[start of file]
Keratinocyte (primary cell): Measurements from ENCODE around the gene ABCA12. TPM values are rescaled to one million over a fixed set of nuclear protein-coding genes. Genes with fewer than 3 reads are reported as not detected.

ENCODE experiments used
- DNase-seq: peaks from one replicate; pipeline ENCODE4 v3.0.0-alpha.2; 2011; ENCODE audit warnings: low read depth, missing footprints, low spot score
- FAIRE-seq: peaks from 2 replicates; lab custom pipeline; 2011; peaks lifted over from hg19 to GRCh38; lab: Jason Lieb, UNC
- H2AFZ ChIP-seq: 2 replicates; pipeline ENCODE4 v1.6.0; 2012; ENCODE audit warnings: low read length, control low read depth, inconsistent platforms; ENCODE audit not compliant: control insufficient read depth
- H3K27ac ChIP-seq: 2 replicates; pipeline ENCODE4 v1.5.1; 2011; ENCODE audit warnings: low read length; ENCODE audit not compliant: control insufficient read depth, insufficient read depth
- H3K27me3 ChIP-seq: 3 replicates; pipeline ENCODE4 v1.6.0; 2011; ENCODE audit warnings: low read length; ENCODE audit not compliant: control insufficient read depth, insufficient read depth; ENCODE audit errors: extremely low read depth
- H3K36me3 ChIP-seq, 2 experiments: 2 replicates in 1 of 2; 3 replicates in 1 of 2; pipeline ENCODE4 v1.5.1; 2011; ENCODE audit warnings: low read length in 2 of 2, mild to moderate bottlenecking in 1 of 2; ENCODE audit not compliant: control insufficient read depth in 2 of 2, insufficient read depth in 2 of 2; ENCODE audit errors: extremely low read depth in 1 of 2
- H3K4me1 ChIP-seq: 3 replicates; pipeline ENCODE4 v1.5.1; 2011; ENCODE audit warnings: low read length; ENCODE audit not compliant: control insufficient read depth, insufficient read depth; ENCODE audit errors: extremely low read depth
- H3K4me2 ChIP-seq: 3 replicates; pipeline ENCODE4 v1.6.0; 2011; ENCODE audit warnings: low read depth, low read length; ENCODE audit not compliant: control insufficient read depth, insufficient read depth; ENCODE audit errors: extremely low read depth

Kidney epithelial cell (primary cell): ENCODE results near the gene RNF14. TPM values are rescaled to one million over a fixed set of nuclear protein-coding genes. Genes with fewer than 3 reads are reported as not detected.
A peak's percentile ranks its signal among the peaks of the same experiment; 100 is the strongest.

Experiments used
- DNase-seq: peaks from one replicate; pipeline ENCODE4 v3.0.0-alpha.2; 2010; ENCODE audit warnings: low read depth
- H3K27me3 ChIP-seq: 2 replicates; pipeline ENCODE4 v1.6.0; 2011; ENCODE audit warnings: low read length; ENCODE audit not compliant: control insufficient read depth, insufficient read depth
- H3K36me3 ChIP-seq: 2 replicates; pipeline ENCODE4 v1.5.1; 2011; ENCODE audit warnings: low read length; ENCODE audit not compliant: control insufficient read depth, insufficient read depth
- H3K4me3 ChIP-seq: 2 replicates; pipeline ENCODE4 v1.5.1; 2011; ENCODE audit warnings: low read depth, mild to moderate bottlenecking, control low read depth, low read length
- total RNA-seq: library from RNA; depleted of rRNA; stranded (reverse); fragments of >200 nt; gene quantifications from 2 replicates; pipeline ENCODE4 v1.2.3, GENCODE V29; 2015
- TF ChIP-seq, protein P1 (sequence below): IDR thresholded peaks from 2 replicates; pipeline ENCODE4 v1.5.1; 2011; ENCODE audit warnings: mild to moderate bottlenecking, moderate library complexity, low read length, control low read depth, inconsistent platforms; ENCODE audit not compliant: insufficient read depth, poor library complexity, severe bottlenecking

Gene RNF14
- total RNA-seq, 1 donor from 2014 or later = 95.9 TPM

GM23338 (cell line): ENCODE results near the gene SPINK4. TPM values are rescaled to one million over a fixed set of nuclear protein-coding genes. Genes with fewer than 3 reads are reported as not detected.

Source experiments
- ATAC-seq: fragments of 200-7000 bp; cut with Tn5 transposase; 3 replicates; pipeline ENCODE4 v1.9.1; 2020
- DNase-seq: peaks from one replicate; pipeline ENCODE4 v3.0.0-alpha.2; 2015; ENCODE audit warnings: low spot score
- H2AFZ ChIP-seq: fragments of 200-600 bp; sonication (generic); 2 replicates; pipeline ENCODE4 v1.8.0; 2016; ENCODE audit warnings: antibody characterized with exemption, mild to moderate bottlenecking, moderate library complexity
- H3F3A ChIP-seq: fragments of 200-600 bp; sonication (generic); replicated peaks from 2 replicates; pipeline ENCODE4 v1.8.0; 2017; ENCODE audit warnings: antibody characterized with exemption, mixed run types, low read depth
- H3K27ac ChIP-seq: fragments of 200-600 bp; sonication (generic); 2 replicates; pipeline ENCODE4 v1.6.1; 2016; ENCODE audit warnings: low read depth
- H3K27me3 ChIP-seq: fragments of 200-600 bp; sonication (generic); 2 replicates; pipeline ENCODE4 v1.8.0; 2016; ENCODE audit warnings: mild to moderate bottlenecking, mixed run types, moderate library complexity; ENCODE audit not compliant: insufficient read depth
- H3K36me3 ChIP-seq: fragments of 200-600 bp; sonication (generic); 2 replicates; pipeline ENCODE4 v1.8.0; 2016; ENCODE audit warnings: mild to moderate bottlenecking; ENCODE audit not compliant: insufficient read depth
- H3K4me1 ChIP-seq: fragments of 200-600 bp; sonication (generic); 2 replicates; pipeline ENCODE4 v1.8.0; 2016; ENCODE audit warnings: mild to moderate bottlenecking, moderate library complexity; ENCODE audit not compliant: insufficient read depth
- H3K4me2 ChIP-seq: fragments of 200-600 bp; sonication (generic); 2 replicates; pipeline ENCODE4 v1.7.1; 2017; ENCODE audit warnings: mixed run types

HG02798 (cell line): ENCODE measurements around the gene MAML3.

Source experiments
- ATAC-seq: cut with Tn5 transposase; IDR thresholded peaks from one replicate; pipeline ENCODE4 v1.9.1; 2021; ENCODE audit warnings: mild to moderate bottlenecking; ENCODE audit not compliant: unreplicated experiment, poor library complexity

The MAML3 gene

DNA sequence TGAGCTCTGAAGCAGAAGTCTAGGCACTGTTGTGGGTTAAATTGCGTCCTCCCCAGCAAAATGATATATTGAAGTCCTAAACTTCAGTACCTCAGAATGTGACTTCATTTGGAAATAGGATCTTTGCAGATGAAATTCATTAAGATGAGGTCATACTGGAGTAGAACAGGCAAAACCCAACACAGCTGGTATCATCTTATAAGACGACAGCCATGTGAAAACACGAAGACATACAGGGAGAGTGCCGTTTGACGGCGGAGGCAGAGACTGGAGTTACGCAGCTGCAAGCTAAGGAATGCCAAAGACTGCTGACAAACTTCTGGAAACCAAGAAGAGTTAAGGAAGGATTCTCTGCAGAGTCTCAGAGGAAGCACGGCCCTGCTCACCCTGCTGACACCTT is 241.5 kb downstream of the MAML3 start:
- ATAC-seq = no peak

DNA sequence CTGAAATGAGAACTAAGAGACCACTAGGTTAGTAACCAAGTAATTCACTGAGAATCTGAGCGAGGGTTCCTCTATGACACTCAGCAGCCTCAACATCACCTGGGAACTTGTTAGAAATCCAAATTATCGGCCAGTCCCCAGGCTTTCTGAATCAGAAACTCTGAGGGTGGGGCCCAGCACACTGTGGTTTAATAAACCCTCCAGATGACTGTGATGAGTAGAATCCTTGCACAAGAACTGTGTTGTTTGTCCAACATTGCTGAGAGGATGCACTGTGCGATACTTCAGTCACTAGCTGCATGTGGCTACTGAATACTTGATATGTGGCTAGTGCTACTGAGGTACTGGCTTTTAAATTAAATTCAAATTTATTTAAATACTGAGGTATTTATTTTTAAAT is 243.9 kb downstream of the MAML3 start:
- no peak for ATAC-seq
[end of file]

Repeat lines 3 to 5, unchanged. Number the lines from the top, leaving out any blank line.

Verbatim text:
- DNase-seq: peaks from one replicate; pipeline ENCODE4 v3.0.0-alpha.2; 2011; ENCODE audit warnings: low read depth, missing footprints, low spot score
- FAIRE-seq: peaks from 2 replicates; lab custom pipeline; 2011; peaks lifted over from hg19 to GRCh38; lab: Jason Lieb, UNC
- H2AFZ ChIP-seq: 2 replicates; pipeline ENCODE4 v1.6.0; 2012; ENCODE audit warnings: low read length, control low read depth, inconsistent platforms; ENCODE audit not compliant: control insufficient read depth